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February 1, 2012

News & Features

Auto review: Honda CR-V gets mild updates in crowded market

The New York Times

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The 2012 Honda CR-V is slightly smaller, with better fuel efficiency than its predecessor. (Honda)

A success since its introduction in 1997, the Honda CR-V was the best-selling car-based compact utility vehicle in nine of the past 15 years, including five of the past six. If natural disasters in Asia had not disrupted production last year — about 20 percent of CR-Vs were imported and even the assembly plant in East Liberty, Ohio, was affected by parts shortages — it might well have been No. 1 again.

But Honda may find it tougher to continue its run of successes with this fourth-generation model. Since gas prices moved up five years ago, compact crossovers have become the best-selling utility vehicles in the country, attracting more, and better, competition. This year, Ford will introduce a new Escape, Toyota will unveil a new RAV4 and Nissan will bring out a new Rogue — not to mention the arrival of new competitors like the Mazda CX-5.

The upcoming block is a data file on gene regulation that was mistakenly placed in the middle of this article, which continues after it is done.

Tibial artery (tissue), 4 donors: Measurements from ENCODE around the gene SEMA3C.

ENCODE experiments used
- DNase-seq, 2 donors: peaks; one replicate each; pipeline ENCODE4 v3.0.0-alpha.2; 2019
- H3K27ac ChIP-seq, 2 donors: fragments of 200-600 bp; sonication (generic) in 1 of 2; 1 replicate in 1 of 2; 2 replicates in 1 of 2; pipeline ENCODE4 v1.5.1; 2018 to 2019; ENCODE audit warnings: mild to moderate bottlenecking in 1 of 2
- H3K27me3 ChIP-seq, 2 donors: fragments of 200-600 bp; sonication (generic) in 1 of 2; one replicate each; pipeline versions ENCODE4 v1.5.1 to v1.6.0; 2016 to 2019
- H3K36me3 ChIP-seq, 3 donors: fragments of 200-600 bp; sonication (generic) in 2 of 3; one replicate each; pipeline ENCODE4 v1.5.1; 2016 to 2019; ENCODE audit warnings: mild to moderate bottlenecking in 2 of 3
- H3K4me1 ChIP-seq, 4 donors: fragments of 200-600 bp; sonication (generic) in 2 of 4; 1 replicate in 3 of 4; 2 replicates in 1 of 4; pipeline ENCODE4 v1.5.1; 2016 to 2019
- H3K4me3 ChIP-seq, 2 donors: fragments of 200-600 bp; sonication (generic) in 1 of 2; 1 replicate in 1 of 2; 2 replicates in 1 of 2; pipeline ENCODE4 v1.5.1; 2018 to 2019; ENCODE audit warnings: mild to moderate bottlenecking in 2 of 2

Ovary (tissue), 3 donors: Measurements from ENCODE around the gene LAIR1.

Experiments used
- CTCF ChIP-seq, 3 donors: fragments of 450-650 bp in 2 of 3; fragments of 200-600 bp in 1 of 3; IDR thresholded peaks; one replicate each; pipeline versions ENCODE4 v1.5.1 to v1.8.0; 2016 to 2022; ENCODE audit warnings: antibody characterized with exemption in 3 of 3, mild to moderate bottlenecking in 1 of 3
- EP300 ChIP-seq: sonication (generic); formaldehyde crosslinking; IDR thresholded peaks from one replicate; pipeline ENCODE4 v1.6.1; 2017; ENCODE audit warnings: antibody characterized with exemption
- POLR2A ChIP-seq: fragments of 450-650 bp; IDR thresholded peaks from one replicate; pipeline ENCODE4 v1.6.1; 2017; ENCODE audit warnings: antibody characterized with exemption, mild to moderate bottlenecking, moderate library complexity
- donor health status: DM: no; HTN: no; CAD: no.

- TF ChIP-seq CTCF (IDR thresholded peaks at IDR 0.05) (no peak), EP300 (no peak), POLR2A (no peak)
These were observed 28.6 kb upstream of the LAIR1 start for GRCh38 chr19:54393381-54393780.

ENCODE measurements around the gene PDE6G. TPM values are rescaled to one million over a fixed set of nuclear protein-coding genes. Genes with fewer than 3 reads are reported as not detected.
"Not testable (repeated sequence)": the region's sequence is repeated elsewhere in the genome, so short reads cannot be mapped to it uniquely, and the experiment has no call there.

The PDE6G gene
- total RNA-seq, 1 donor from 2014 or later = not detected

Honda is meeting this new competition with a carefully graduated step forward rather than a shoot-for-the-moon upgrade. Resisting the trend toward bigger and heavier, Honda has made the 2012 CR-V about an inch shorter in length and an inch lower than its predecessor, as well as about 50 pounds lighter. The lower profile, in combination with a more wind-cheating shape, cuts aerodynamic drag by about 10 percent. Both the lighter weight and better aerodynamics improve fuel efficiency, a top priority in this class.

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But Honda has avoided significant powertrain improvements, declining to introduce direct fuel injection, downsize the engine or add a turbocharger. Instead, the CR-V uses an improved version of the existing 2.4-liter 4-cylinder with reduced friction and 5 more horsepower, for a total of 185.